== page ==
Tuesday, March 5, 2019

Before You Cash In Your Chips, Write a Will (Part 4)

By Marie Bradby

“In my seminars, one of the first stories I tell is about a man with a will who left everything to his two kids equally. The wife died first. He had put his children as beneficiaries on all his savings. But he lost track of who got what. He had his daughter designated on some and son on others and didn’t keep them equal. His family fell apart,” says Lee Cave, an estate planning attorney.

“That happens all the time. As we get older, it’s harder to keep track of paperwork. If you use beneficiaries to handle your estate, they have to be up-to-date and say what you want them to say. When working with a client, we go over them so they don’t mess up their estate plan unintentionally.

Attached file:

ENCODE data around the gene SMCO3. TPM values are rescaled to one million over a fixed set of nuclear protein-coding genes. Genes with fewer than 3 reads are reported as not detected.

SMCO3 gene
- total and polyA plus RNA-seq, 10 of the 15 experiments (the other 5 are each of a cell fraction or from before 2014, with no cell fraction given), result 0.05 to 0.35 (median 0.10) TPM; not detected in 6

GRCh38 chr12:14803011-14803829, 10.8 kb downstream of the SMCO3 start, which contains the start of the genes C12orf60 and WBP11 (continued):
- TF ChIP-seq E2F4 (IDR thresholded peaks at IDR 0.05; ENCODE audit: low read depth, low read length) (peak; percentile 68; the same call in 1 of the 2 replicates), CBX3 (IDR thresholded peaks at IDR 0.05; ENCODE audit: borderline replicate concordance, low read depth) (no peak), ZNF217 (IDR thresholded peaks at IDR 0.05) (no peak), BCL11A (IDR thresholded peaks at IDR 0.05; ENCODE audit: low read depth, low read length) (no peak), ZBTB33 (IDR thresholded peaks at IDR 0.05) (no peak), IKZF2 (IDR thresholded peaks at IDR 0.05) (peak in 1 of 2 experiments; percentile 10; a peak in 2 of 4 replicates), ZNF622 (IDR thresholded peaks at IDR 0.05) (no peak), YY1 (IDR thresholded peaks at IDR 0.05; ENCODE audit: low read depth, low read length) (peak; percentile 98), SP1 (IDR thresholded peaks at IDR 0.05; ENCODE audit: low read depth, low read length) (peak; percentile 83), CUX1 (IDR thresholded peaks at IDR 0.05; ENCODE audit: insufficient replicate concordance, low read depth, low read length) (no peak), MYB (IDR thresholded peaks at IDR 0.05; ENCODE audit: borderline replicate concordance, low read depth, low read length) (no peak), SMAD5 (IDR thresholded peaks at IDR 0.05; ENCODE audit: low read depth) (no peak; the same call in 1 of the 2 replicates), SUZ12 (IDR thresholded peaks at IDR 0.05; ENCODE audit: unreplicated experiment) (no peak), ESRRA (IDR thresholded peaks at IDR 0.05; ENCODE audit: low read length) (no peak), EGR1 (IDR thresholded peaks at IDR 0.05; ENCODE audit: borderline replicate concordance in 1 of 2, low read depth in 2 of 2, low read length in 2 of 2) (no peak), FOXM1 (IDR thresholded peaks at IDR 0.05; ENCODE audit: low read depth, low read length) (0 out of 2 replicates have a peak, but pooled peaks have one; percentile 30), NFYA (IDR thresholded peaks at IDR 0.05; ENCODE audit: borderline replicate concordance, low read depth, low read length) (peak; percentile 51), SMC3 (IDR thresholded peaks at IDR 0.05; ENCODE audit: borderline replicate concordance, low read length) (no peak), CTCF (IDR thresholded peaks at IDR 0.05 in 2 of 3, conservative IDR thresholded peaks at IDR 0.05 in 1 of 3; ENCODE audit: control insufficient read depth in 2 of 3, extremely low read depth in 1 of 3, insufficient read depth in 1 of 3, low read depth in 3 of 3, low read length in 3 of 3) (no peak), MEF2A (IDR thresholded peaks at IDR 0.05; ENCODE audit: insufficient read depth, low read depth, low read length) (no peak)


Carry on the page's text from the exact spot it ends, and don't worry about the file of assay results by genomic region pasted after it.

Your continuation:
“Most clients don’t even know if they have a beneficiary or aren’t entirely sure who’s listed as the beneficiary,” Lee says. “I had a married man who was divorced three different times. He had two kids. He had a life insurance policy that had his first wife as the beneficiary.” The surviving spouse didn’t receive the insurance.

“You can set secondary or contingent beneficiaries,” Lee explains. “You can say, ‘I want my children, or if one of them dies, their children to inherit.’ Or you can say, ‘My primary beneficiary is my spouse; my secondary are my two children equally.’ ”

Extra tidbit: Read more about the benefits of writing a will in part three of this feature.

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